Why parasite extinction could be a problem for endangered woylies

October 27, 2017

Woylies

Complex relationship: Woylies and their parasites normally live in harmony, but stressors could upset this balance

Murdoch University researchers have identified the woylie parasites most vulnerable to extinction and warned their demise could be bad news for their critically endangered host.

Emeritus Professor Andrew Thompson and co-researchers from the School of Veterinary and Life Sciences say that not all parasites are bad for the animals they rely upon, mediating disease, regulating breeding and positively influencing the behaviour of their hosts.

The relationship between the woylie and its parasites is complex and not fully understood. But the researchers believe that most parasites normally live in harmony with hosts unless certain stressors change this relationship.

“Over the course of a decade, woylies have been declining and in that period, we have been able to deduce that disease could be playing a role,” Professor Thompson said.

“We identified a parasite called Trypanosema copemani as being pathogenic and contributing to the decline.

“During this 10 year process, we have been able to understand that the relationship between the woylie and this parasite has changed. It would appear that some stressors, like increased predation or a change to their diet, have caused this parasite to behave differently.

“What is now clear is most parasites don’t cause the animals any harm. They seem to be living in some kind of balance. But when this balance is upset, it creates issues.”

Professor Thompson said researchers need to understand better the parasite fauna of wildlife in order to understand how to maintain the delicate balance which helps species.

Woylies, or brush-tailed bettongs, were distributed across 60 per cent of mainland Australia before European settlement. It is now confined to only three wild populations in the southwest of Western Australia.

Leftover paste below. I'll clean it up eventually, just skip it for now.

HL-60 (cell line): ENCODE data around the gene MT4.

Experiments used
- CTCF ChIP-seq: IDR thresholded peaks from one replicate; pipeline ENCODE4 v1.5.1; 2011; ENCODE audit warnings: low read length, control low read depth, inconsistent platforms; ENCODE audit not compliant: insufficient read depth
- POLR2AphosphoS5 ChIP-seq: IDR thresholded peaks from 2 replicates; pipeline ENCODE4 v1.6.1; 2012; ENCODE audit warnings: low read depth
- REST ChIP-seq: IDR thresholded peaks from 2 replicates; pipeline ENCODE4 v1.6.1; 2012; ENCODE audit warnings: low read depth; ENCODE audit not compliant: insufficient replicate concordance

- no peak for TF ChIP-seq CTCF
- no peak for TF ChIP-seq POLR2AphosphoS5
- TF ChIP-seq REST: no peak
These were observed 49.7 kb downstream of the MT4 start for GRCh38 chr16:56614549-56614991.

For their study, the researchers detected 36 different parasites in and on woylies, including species of ticks, fleas and nematodes. Of these species, they deduced that 11 species were in danger of extinction during the woylie decline, and/or following its extinction.

The researchers developed a framework to identify the vulnerability of each parasite to extinction, finding that host specific parasites with more complex life cycles, which rely on the proximity between hosts to transmit, as being the most threatened.

Professor Thompson said that a significant cause of parasite loss is likely to be the actions taken to save the host by conservation managers.

“In captive breeding for example, species are treated with anti-parasitic drugs to reduce disease threat. But when the animal is reintroduced to its natural environment, naive individuals are exposed to novel parasitic organisms, resulting in poor outcomes for the host and parasite,” he explained.

“For endangered species like the woylie, translocation is another major conservation tool that is likely to lead to the loss of parasites.

“Hosts are often translocated in small numbers, which means only a small subset of parasitic fauna is taken with them, and often the parasite population is too small to become established in its new location. Again this would impact the all-important balance for hosts and parasites, so we must look carefully at this approach.”

Professor Thompson said wildlife management plans for species like black rhinos and Iberian lynx have carefully considered how to conserve their parasites, and similar strategies should be employed for woylies.

A paper on the research was published in Trends in Parasitology and can be viewed here.

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